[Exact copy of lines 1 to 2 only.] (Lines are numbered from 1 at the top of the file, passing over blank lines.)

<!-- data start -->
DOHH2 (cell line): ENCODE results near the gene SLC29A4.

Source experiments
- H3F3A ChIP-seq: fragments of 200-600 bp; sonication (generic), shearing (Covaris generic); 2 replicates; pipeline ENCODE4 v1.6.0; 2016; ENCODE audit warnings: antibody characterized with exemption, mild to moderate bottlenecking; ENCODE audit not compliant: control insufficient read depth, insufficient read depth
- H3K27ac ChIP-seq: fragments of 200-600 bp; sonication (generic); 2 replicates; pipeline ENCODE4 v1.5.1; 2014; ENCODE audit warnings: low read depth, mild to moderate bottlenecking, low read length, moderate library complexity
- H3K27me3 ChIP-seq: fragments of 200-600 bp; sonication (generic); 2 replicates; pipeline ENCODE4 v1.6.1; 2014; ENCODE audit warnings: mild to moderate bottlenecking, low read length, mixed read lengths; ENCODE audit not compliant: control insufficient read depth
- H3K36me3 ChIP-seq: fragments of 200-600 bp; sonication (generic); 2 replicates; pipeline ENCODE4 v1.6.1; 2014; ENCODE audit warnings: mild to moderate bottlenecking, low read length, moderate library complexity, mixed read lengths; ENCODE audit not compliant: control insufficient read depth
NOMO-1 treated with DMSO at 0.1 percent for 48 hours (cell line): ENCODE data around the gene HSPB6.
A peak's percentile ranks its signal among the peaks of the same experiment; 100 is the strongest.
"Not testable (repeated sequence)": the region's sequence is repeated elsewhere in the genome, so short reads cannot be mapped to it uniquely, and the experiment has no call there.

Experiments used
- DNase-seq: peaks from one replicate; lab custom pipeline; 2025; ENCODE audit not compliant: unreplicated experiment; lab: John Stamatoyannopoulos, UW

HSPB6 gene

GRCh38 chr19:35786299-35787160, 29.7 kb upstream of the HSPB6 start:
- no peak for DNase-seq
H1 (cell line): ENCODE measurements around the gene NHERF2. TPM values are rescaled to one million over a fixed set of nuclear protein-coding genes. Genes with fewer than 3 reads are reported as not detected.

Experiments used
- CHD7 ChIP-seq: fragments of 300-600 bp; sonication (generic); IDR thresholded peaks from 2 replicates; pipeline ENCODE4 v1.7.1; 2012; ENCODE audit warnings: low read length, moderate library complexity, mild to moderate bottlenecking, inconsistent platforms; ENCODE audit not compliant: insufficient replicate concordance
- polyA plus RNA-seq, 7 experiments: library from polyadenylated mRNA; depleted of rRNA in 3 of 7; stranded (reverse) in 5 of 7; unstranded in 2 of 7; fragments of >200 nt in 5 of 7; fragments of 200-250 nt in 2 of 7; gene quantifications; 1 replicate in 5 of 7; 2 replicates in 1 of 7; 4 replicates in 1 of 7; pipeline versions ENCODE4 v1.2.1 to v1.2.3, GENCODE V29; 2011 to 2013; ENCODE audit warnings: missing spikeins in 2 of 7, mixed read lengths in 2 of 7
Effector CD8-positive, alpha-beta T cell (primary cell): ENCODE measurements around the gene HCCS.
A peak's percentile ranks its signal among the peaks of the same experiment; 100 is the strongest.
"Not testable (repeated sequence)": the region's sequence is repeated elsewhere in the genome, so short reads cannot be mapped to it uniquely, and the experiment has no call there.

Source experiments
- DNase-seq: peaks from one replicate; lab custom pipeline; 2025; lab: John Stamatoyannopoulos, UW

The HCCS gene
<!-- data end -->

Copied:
DOHH2 (cell line): ENCODE results near the gene SLC29A4.

Source experiments